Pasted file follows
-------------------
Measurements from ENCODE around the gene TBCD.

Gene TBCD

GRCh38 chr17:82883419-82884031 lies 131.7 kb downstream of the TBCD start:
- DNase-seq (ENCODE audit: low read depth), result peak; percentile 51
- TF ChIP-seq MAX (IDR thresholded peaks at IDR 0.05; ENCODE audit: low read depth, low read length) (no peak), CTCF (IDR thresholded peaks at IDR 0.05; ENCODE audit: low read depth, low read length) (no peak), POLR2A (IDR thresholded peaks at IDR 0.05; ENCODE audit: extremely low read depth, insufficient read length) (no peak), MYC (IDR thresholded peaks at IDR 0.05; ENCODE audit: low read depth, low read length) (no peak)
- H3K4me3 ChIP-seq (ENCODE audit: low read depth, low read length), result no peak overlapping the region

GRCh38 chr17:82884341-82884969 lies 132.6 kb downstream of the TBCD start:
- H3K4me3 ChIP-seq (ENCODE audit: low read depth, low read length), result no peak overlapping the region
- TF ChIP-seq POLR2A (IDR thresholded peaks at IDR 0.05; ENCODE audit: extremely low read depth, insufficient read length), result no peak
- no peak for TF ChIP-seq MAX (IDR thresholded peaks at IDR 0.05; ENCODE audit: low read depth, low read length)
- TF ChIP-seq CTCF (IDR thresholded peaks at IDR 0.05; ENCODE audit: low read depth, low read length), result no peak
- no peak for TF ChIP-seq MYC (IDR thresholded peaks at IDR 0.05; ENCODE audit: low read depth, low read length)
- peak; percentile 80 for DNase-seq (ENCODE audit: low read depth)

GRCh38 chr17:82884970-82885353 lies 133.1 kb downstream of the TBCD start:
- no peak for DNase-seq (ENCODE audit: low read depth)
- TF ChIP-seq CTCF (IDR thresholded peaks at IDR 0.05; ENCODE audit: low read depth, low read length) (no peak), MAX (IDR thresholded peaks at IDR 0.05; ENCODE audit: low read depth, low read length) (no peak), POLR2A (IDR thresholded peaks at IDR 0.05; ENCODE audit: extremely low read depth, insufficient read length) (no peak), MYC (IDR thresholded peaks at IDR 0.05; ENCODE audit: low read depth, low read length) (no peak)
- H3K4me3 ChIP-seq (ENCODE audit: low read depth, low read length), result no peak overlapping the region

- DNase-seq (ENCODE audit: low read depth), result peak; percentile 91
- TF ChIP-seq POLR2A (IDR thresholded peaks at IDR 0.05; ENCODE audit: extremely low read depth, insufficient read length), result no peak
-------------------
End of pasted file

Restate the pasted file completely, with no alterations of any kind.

Measurements from ENCODE around the gene TBCD.

Gene TBCD

GRCh38 chr17:82883419-82884031 lies 131.7 kb downstream of the TBCD start:
- DNase-seq (ENCODE audit: low read depth), result peak; percentile 51
- TF ChIP-seq MAX (IDR thresholded peaks at IDR 0.05; ENCODE audit: low read depth, low read length) (no peak), CTCF (IDR thresholded peaks at IDR 0.05; ENCODE audit: low read depth, low read length) (no peak), POLR2A (IDR thresholded peaks at IDR 0.05; ENCODE audit: extremely low read depth, insufficient read length) (no peak), MYC (IDR thresholded peaks at IDR 0.05; ENCODE audit: low read depth, low read length) (no peak)
- H3K4me3 ChIP-seq (ENCODE audit: low read depth, low read length), result no peak overlapping the region

GRCh38 chr17:82884341-82884969 lies 132.6 kb downstream of the TBCD start:
- H3K4me3 ChIP-seq (ENCODE audit: low read depth, low read length), result no peak overlapping the region
- TF ChIP-seq POLR2A (IDR thresholded peaks at IDR 0.05; ENCODE audit: extremely low read depth, insufficient read length), result no peak
- no peak for TF ChIP-seq MAX (IDR thresholded peaks at IDR 0.05; ENCODE audit: low read depth, low read length)
- TF ChIP-seq CTCF (IDR thresholded peaks at IDR 0.05; ENCODE audit: low read depth, low read length), result no peak
- no peak for TF ChIP-seq MYC (IDR thresholded peaks at IDR 0.05; ENCODE audit: low read depth, low read length)
- peak; percentile 80 for DNase-seq (ENCODE audit: low read depth)

GRCh38 chr17:82884970-82885353 lies 133.1 kb downstream of the TBCD start:
- no peak for DNase-seq (ENCODE audit: low read depth)
- TF ChIP-seq CTCF (IDR thresholded peaks at IDR 0.05; ENCODE audit: low read depth, low read length) (no peak), MAX (IDR thresholded peaks at IDR 0.05; ENCODE audit: low read depth, low read length) (no peak), POLR2A (IDR thresholded peaks at IDR 0.05; ENCODE audit: extremely low read depth, insufficient read length) (no peak), MYC (IDR thresholded peaks at IDR 0.05; ENCODE audit: low read depth, low read length) (no peak)
- H3K4me3 ChIP-seq (ENCODE audit: low read depth, low read length), result no peak overlapping the region

- DNase-seq (ENCODE audit: low read depth), result peak; percentile 91
- TF ChIP-seq POLR2A (IDR thresholded peaks at IDR 0.05; ENCODE audit: extremely low read depth, insufficient read length), result no peak